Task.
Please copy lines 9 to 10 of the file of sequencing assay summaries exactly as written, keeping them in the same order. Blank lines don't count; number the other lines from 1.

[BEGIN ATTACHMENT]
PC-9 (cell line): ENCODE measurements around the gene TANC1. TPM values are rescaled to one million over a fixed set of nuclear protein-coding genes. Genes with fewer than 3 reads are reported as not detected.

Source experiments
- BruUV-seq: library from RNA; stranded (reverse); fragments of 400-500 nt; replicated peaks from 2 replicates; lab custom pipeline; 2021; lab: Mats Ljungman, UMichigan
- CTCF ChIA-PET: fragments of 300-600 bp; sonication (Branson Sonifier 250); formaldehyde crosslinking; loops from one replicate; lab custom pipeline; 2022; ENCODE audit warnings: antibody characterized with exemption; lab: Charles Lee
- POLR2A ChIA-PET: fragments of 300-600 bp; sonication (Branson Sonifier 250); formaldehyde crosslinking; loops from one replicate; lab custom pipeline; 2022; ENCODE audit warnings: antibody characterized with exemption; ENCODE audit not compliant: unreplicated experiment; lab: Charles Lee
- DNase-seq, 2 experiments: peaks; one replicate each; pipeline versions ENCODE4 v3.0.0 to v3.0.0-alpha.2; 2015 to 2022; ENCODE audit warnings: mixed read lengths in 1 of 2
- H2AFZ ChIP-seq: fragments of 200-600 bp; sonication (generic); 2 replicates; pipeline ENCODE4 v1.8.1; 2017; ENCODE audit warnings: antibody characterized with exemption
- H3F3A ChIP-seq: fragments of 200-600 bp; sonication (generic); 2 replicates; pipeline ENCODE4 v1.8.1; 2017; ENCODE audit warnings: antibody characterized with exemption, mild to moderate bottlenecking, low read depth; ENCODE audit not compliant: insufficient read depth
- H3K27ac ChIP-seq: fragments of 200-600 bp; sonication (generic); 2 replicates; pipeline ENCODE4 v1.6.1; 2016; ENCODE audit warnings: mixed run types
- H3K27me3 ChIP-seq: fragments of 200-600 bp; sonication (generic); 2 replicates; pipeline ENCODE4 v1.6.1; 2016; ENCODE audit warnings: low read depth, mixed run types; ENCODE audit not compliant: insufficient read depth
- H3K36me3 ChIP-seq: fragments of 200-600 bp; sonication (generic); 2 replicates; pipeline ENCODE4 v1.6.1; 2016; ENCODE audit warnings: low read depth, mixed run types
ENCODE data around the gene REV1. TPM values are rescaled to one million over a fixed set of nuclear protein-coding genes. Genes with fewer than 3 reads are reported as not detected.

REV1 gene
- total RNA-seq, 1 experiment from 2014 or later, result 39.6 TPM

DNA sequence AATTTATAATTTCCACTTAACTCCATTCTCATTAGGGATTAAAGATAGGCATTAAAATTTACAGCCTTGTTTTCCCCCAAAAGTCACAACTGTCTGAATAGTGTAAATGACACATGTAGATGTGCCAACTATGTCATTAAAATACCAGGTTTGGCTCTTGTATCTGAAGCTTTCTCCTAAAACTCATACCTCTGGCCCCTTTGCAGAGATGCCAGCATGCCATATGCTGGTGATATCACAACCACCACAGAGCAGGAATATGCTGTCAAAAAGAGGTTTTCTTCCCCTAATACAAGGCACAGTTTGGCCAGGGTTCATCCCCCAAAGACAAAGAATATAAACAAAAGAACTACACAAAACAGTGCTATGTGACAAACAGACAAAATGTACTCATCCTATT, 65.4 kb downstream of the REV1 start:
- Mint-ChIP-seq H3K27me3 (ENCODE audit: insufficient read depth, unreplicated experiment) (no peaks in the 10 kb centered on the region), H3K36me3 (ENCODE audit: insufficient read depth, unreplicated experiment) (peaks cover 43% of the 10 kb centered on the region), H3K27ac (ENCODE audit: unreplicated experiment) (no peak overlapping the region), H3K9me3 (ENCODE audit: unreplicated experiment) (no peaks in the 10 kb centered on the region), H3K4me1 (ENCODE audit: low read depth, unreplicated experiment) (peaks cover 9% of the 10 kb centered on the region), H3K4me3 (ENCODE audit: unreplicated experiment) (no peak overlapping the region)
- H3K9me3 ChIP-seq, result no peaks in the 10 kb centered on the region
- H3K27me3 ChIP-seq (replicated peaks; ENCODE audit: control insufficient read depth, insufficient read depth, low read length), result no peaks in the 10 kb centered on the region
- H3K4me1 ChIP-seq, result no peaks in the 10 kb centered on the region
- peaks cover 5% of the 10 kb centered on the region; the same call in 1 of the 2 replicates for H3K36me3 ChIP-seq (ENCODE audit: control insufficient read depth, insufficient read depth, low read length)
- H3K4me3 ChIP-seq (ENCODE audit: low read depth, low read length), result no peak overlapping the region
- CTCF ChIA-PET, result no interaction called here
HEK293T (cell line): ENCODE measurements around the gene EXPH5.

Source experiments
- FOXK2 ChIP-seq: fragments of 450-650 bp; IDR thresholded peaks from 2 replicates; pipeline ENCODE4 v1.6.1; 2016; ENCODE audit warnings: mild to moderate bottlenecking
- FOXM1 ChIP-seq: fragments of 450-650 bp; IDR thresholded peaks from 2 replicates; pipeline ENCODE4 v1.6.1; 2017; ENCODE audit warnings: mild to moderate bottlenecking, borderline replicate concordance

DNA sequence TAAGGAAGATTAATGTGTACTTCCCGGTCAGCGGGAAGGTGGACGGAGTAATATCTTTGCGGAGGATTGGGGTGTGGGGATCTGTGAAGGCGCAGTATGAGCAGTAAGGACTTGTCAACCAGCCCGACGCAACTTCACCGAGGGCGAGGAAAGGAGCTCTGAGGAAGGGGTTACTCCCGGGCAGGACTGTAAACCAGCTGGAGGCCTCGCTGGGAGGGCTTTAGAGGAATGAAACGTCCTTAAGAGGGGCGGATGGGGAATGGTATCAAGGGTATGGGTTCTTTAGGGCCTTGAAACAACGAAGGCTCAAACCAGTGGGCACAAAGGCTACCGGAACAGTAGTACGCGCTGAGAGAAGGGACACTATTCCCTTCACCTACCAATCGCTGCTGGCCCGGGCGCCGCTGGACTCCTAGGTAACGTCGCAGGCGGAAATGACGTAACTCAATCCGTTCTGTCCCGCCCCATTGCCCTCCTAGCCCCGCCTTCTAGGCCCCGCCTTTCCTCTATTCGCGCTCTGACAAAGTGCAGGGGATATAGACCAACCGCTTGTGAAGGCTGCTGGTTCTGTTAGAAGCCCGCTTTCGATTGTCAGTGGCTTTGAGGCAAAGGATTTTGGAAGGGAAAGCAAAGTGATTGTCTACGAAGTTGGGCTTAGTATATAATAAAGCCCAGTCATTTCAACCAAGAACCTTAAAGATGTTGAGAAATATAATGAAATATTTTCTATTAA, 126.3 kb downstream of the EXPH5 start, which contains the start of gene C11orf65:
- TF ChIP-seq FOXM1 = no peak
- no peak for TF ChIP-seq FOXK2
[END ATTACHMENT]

- H3K27ac ChIP-seq: fragments of 200-600 bp; sonication (generic); 2 replicates; pipeline ENCODE4 v1.6.1; 2016; ENCODE audit warnings: mixed run types
- H3K27me3 ChIP-seq: fragments of 200-600 bp; sonication (generic); 2 replicates; pipeline ENCODE4 v1.6.1; 2016; ENCODE audit warnings: low read depth, mixed run types; ENCODE audit not compliant: insufficient read depth